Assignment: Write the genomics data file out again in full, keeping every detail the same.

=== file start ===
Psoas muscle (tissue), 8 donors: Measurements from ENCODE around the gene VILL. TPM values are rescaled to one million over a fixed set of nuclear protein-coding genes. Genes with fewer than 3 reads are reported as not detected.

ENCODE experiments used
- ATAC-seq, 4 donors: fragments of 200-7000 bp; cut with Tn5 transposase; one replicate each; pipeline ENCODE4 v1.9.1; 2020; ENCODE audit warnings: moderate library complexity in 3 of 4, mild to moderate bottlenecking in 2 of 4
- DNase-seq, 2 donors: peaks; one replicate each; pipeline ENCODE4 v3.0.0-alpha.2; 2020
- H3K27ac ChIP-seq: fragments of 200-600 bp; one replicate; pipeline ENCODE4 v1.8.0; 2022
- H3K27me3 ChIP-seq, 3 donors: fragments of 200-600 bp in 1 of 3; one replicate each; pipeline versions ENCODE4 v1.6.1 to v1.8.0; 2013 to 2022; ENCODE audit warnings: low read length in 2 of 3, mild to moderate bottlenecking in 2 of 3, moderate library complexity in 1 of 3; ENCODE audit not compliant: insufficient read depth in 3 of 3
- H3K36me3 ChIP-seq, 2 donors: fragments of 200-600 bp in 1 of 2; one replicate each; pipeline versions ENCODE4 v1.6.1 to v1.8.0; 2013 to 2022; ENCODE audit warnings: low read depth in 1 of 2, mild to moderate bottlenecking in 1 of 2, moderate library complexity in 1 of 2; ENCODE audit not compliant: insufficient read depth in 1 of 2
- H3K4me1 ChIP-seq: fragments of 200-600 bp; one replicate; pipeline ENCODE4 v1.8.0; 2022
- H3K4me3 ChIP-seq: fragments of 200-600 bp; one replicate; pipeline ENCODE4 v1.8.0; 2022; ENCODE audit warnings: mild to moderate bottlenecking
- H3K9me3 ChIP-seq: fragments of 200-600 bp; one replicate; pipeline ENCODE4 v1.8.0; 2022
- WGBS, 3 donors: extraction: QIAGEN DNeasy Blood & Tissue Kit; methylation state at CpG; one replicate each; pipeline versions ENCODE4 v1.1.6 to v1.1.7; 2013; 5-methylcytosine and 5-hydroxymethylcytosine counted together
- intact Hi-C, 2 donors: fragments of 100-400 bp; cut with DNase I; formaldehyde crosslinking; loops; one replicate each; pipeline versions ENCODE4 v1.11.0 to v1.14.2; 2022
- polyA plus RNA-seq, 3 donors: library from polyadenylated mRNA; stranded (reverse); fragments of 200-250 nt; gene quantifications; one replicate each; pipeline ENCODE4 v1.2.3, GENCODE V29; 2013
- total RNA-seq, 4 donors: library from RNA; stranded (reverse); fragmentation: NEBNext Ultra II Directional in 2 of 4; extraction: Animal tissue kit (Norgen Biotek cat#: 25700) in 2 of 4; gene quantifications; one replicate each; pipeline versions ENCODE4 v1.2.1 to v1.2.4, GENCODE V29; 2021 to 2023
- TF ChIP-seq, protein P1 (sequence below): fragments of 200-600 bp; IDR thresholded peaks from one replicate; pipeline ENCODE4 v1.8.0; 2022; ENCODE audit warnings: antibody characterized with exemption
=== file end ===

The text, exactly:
Psoas muscle (tissue), 8 donors: Measurements from ENCODE around the gene VILL. TPM values are rescaled to one million over a fixed set of nuclear protein-coding genes. Genes with fewer than 3 reads are reported as not detected.

ENCODE experiments used
- ATAC-seq, 4 donors: fragments of 200-7000 bp; cut with Tn5 transposase; one replicate each; pipeline ENCODE4 v1.9.1; 2020; ENCODE audit warnings: moderate library complexity in 3 of 4, mild to moderate bottlenecking in 2 of 4
- DNase-seq, 2 donors: peaks; one replicate each; pipeline ENCODE4 v3.0.0-alpha.2; 2020
- H3K27ac ChIP-seq: fragments of 200-600 bp; one replicate; pipeline ENCODE4 v1.8.0; 2022
- H3K27me3 ChIP-seq, 3 donors: fragments of 200-600 bp in 1 of 3; one replicate each; pipeline versions ENCODE4 v1.6.1 to v1.8.0; 2013 to 2022; ENCODE audit warnings: low read length in 2 of 3, mild to moderate bottlenecking in 2 of 3, moderate library complexity in 1 of 3; ENCODE audit not compliant: insufficient read depth in 3 of 3
- H3K36me3 ChIP-seq, 2 donors: fragments of 200-600 bp in 1 of 2; one replicate each; pipeline versions ENCODE4 v1.6.1 to v1.8.0; 2013 to 2022; ENCODE audit warnings: low read depth in 1 of 2, mild to moderate bottlenecking in 1 of 2, moderate library complexity in 1 of 2; ENCODE audit not compliant: insufficient read depth in 1 of 2
- H3K4me1 ChIP-seq: fragments of 200-600 bp; one replicate; pipeline ENCODE4 v1.8.0; 2022
- H3K4me3 ChIP-seq: fragments of 200-600 bp; one replicate; pipeline ENCODE4 v1.8.0; 2022; ENCODE audit warnings: mild to moderate bottlenecking
- H3K9me3 ChIP-seq: fragments of 200-600 bp; one replicate; pipeline ENCODE4 v1.8.0; 2022
- WGBS, 3 donors: extraction: QIAGEN DNeasy Blood & Tissue Kit; methylation state at CpG; one replicate each; pipeline versions ENCODE4 v1.1.6 to v1.1.7; 2013; 5-methylcytosine and 5-hydroxymethylcytosine counted together
- intact Hi-C, 2 donors: fragments of 100-400 bp; cut with DNase I; formaldehyde crosslinking; loops; one replicate each; pipeline versions ENCODE4 v1.11.0 to v1.14.2; 2022
- polyA plus RNA-seq, 3 donors: library from polyadenylated mRNA; stranded (reverse); fragments of 200-250 nt; gene quantifications; one replicate each; pipeline ENCODE4 v1.2.3, GENCODE V29; 2013
- total RNA-seq, 4 donors: library from RNA; stranded (reverse); fragmentation: NEBNext Ultra II Directional in 2 of 4; extraction: Animal tissue kit (Norgen Biotek cat#: 25700) in 2 of 4; gene quantifications; one replicate each; pipeline versions ENCODE4 v1.2.1 to v1.2.4, GENCODE V29; 2021 to 2023
- TF ChIP-seq, protein P1 (sequence below): fragments of 200-600 bp; IDR thresholded peaks from one replicate; pipeline ENCODE4 v1.8.0; 2022; ENCODE audit warnings: antibody characterized with exemption